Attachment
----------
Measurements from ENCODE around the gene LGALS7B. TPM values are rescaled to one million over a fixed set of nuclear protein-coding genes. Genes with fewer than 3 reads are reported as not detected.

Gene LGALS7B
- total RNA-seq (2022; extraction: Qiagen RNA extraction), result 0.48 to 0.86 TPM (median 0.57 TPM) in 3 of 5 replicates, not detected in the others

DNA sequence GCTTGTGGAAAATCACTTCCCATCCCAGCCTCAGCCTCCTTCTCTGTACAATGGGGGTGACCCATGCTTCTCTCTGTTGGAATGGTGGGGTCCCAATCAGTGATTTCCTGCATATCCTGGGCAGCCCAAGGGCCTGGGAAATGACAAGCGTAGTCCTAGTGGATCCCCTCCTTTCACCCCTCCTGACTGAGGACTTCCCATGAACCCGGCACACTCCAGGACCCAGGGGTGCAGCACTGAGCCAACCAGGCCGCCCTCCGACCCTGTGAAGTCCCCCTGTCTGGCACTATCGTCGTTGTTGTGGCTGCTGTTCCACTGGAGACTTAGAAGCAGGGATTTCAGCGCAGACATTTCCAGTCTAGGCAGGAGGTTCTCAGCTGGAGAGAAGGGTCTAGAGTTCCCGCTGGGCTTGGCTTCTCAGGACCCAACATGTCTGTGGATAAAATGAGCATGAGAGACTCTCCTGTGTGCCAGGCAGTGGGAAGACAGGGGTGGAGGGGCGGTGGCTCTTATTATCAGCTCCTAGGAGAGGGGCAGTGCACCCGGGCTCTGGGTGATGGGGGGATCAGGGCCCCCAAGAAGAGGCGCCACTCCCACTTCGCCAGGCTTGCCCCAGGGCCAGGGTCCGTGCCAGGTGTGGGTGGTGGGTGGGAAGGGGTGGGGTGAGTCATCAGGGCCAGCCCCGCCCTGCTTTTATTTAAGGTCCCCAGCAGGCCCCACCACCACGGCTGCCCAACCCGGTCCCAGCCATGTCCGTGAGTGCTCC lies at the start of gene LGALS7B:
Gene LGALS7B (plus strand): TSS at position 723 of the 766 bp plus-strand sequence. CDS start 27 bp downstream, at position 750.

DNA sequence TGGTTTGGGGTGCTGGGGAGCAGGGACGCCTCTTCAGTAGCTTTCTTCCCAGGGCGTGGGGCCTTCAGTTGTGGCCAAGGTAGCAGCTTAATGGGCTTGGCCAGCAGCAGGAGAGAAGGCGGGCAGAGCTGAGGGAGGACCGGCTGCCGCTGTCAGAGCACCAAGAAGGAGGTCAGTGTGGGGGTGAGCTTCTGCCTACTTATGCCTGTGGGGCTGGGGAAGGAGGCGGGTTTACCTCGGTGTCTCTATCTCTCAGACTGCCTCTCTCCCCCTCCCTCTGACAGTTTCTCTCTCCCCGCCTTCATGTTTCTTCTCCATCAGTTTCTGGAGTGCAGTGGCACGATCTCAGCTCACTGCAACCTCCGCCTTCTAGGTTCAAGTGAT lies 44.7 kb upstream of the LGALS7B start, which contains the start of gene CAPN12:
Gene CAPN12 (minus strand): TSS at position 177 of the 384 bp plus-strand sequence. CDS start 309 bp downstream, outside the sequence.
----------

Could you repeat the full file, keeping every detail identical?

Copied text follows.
Measurements from ENCODE around the gene LGALS7B. TPM values are rescaled to one million over a fixed set of nuclear protein-coding genes. Genes with fewer than 3 reads are reported as not detected.

Gene LGALS7B
- total RNA-seq (2022; extraction: Qiagen RNA extraction), result 0.48 to 0.86 TPM (median 0.57 TPM) in 3 of 5 replicates, not detected in the others

DNA sequence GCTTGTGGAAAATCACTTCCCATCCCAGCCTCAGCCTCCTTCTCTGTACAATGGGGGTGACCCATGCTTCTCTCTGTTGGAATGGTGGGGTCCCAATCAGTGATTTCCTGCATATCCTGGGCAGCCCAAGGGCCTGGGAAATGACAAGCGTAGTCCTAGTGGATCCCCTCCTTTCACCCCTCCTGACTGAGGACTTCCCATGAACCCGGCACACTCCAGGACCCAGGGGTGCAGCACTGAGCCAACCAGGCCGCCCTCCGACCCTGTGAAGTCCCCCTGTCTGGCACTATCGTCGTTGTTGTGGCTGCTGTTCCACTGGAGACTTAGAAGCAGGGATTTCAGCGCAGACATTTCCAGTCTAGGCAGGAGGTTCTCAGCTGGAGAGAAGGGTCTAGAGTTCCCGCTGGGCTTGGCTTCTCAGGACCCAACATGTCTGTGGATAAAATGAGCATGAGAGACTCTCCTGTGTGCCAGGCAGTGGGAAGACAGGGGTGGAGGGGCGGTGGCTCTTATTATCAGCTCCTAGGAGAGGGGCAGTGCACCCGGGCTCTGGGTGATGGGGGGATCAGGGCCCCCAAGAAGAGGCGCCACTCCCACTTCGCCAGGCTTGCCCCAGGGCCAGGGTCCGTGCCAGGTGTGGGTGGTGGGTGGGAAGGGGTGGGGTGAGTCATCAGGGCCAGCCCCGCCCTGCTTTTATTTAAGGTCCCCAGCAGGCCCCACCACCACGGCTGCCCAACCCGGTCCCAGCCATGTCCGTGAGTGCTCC lies at the start of gene LGALS7B:
Gene LGALS7B (plus strand): TSS at position 723 of the 766 bp plus-strand sequence. CDS start 27 bp downstream, at position 750.

DNA sequence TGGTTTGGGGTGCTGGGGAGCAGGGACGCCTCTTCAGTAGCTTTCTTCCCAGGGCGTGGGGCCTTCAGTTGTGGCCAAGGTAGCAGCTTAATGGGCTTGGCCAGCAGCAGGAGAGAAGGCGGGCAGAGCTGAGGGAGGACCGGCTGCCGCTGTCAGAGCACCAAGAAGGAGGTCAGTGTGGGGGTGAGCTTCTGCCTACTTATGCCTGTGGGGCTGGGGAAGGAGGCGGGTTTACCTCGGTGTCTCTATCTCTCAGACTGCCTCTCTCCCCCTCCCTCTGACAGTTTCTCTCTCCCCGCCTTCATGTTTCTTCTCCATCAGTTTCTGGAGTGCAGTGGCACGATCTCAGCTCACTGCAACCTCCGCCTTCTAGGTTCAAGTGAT lies 44.7 kb upstream of the LGALS7B start, which contains the start of gene CAPN12:
Gene CAPN12 (minus strand): TSS at position 177 of the 384 bp plus-strand sequence. CDS start 309 bp downstream, outside the sequence.